And On Into the Solomon Sea

Noon Position: 10 08.2 S 151 20.0 E
Course: North Speed: 4 knots
Wind: North east F3 gentle breeze
Sea: rippled Swell: NE 0.5 meters
Weather: overcast, warm and humid
Days run: 76 nm sailed, 66 nm made good.

We have had an interesting twenty four hours, but first let me clear up a blog administrative matter. For those who follow and have been paying attention (all three of you – you know who you are) then you will have noticed that my blog entries have been jumping all over the place. Unfortunately I have been having some satphone reception problems which are likely to be ongoing until I can have the whole set up looked at by someone a little more computer minded than I am. I suspect it is mostly an antenna issue, but there seems to be minor problems with the phone, turning itself off for no reason for instance, and some software issues on the computer (bloody Microsoft!). Anyway, read the blogs in order of their geographical positions (no I am not going backwards, but I do like the suggestion that it is a clever ruse to confuse potential pirates), not their date and time, and it should all more or less make some sort of sense.

Despite my concerns over the accuracy of Sylph’s charts, they have in fact proven quite reliable thus far. As we sailed over the shoal patches the depth sounder indicated depths which were consistent with those shown on the charts, and disturbed water appeared precisely where the charts indicated they would. This did not lead to complacency on my part however, and we have continued sound navigational practice of using all information to hand to ensure we have a reasonable level of confidence as to where we are in relation to navigational hazards (most of the time).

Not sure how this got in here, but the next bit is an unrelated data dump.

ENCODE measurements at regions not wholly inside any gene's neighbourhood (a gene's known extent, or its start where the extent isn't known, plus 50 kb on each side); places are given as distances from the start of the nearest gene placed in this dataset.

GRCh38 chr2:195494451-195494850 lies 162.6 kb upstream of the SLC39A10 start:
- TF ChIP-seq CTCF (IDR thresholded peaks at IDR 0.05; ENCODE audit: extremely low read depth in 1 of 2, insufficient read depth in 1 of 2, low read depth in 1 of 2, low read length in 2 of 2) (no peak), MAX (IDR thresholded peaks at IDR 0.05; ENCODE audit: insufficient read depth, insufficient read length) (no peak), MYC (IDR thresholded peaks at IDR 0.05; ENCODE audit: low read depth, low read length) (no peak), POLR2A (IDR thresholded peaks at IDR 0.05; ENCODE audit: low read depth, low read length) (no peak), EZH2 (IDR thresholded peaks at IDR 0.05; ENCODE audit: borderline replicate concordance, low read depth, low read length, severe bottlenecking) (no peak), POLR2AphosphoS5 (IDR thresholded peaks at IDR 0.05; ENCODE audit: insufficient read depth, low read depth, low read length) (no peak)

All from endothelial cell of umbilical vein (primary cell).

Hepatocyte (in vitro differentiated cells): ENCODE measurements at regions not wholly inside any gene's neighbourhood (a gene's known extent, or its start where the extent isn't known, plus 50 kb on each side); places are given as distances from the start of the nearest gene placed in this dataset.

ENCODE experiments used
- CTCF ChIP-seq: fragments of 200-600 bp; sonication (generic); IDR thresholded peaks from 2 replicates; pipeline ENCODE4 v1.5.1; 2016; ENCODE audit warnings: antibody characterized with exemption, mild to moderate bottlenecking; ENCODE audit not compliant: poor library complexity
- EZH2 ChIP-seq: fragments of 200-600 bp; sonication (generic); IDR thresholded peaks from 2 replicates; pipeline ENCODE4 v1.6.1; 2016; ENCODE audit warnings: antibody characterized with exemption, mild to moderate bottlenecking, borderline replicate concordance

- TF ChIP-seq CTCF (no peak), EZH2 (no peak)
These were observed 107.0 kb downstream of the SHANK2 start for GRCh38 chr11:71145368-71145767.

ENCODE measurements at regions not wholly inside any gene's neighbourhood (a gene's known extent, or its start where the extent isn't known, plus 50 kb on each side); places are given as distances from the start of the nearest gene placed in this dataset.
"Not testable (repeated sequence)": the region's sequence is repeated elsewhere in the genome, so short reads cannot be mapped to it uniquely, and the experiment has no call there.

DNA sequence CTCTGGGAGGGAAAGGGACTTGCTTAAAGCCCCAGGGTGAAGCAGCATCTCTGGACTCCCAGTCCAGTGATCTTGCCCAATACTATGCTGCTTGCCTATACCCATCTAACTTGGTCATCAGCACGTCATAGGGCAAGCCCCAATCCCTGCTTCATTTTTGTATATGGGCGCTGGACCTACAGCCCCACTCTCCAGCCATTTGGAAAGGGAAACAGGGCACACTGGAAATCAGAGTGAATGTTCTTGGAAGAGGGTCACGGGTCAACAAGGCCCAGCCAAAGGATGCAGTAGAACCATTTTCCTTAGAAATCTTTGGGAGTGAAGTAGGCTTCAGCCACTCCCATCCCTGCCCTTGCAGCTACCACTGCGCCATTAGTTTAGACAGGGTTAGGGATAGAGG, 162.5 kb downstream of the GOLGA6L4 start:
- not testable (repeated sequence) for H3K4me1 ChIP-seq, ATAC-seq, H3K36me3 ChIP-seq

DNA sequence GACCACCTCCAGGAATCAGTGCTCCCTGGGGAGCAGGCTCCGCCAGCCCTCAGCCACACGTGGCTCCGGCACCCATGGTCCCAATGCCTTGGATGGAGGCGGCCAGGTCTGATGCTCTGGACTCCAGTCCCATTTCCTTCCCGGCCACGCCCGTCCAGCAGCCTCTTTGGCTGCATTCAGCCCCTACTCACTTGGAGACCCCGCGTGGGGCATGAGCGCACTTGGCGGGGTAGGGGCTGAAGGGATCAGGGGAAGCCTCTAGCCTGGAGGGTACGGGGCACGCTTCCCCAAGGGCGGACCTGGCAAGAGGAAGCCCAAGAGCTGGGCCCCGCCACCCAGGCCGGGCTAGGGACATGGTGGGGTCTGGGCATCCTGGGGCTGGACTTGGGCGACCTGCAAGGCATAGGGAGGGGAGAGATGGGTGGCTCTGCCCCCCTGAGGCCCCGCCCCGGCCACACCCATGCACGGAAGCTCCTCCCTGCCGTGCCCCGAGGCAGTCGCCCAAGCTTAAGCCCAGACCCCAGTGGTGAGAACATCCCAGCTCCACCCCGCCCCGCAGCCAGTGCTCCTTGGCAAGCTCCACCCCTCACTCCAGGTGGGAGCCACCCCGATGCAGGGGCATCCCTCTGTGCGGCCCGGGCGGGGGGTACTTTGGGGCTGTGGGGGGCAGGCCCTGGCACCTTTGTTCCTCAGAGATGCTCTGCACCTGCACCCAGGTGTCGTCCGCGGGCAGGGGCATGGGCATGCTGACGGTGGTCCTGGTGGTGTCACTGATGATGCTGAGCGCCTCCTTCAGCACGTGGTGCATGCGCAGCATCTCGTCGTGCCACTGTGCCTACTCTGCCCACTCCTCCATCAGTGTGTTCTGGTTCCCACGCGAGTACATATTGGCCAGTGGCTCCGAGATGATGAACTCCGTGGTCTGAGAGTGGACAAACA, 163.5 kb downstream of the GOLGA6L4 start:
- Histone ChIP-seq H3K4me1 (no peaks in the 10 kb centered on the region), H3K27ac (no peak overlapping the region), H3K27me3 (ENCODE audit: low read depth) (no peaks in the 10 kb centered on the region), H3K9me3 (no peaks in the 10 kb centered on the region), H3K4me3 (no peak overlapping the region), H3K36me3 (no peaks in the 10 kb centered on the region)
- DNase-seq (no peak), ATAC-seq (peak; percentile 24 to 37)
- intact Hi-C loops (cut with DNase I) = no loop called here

Late yesterday afternoon we exercised our right of innocent passage though PNG territorial waters, at times coming very close to the coast. In fact with the light airs and interesting coastline I decided to take a bit of a short cut and motor through the strait in between Basilaki and Kiati Islands. Initially I thought the landscape was uninhabited, as I could see no sign of human activity anywhere, but, as we approached the strait, a couple of small outrigger dugout canoes appeared. I have no idea what they made of me. From the distance I was at observing them through the binoculars they seemed curious but circumspect. I waved and they waved back, and then continued about their business, presumably fishing, with an occasional glance my way. How many cruising boats might come this way I do not know. This is my first time in these waters and I regret not having the opportunity to stop a while. I imagine during the cruising season they must get quite a few sailors passing this way, hence perhaps the only passing interest in me, but with a quizzical curiosity about what I might be doing in these waters at this time of year.